“Change is the only constant in life. One’s ability to adapt to those changes will determine your success in life.” – Benjamin Franklin
To me the events industry has always been synonymous with physical, and I say that as someone whose specialist area is streaming.
Event organisers are certainly set up and ready to start doing physical events again – the technology is there, the know-how is there. But I feel that virtual, or at least hybrid, is now here for the foreseeable future, whether because of legal implications, corporate policy over international travel or simply personal preference.
As the events world settles into a hybrid future, what will have to change is the way streaming events are conducted. In the past these often been half baked, perhaps offering a recording after the fact or a host to provide some assistance to those joining by phone or web connections. In future, companies are going to have to look much more carefully at hybrid and deliver a comparable virtual experience in parallel with a physical event, or people just won’t attend and organisers will find that their numbers plunge.
With hybrid events, organisers will need to ensure both physical and virtual elements are prepared and included in the event from the start, since it’s likely that around 50 percent of the audience will attend virtually for now. While the number of physical attendees will likely increase over time, greater emphasis on reducing our carbon footprint and cost considerations mean a larger number of people than in the past will continue to attend events virtually.
So how do we make hybrid events more engaging and not simply an add-on?
First, we need to think about the technical challenges of being able to bring people in from other parts of the world and involve them in physical events, maybe not as if they were there, but certainly an approximation of that.
Recently, one organisation attempted to do this using holographic projectors to bring one of the presenters onto a stage, interacting with another person who was physically on the stage. There is a lot of technology that goes into something like that, but it can potentially be very engaging. The person joining remotely is sitting in his or her own studio or home with an earpiece in and a microphone, interacting with others as though they were in the same room together.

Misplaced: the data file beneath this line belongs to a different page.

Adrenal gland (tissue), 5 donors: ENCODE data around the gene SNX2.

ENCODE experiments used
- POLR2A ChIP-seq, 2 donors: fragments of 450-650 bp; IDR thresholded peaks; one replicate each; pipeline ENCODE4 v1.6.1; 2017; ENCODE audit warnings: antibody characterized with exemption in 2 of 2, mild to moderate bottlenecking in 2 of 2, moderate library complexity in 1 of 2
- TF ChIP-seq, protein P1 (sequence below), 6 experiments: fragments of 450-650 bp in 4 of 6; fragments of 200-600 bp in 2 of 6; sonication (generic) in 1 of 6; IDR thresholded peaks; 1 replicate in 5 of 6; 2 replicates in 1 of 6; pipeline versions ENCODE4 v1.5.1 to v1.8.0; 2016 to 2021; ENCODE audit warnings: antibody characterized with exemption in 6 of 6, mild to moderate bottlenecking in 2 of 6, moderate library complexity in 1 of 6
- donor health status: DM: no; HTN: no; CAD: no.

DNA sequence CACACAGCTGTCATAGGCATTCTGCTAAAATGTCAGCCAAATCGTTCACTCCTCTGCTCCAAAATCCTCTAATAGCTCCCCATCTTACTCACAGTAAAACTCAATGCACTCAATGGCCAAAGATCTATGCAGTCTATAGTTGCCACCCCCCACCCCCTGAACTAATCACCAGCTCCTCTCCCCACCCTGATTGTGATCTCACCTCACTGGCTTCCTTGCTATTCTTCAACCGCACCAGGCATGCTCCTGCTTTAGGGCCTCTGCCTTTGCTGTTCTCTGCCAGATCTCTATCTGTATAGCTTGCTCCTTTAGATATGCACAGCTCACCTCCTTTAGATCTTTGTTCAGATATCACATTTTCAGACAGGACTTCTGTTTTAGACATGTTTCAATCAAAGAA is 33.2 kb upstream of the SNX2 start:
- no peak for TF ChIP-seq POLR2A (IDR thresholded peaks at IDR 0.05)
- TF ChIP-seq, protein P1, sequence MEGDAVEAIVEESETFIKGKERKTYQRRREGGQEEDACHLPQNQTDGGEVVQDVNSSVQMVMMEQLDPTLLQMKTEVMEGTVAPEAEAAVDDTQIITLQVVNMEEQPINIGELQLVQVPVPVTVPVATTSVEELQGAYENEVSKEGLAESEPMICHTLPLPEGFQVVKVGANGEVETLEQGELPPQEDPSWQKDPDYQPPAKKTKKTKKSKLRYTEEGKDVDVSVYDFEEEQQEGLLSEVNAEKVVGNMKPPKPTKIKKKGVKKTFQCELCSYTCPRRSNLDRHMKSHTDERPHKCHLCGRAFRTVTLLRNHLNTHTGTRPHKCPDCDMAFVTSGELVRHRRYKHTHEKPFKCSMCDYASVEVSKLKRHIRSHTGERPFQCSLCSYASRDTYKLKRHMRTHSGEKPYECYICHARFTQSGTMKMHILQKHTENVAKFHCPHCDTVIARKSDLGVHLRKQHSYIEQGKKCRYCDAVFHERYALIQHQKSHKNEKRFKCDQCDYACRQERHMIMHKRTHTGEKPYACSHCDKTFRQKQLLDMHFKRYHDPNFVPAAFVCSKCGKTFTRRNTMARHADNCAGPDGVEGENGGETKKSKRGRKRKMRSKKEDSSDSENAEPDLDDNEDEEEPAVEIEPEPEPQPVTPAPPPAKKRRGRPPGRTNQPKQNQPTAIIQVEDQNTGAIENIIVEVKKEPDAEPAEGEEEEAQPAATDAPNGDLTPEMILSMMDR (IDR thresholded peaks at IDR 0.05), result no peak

We have seen similar solutions used by news studios during the pandemic, where you might have two presenters socially distancing from one another on a sofa and a plasma screen showing someone dialled in from their home or from another location. This type of interaction will become more and more common and I expect that most events will have a requirement for a solution along those lines.
I have had fairly extensive experience with these types of interactions, both at Open Audience over the past year, and in a previous role doing webcasts for a financial services company.
Frequently, we would run events from an office in London and bring in contributors from offices in different time zones, who would be sitting in their own studios watching and engaging with what was going on in the London office. We would have these individuals present on a panel of four people, three of whom might be in the room while the fourth was on a plasma screen, talking and interacting with the rest of the panel.
These are obviously effective from a presenter point of view, but how will that work for the audience? How do we make it more than just a YouTube that someone watches passively on their laptop while doing something else? The key will be to pinpoint what people want and use the technology to provide that.
James Templeman is the Technical Event Director for Open Audience, with an extensive background in the live event streaming and production industry. His expertise spans production management, vision mixing, post-production as well as broadcast camera operation skills. His industry experience spans includes BBC Worldwide, HSBC and CapGemini, as well as central government departments and broadcasters. His live event experience includes productions at the Royal Albert Hall, Excel London and Earl’s Court.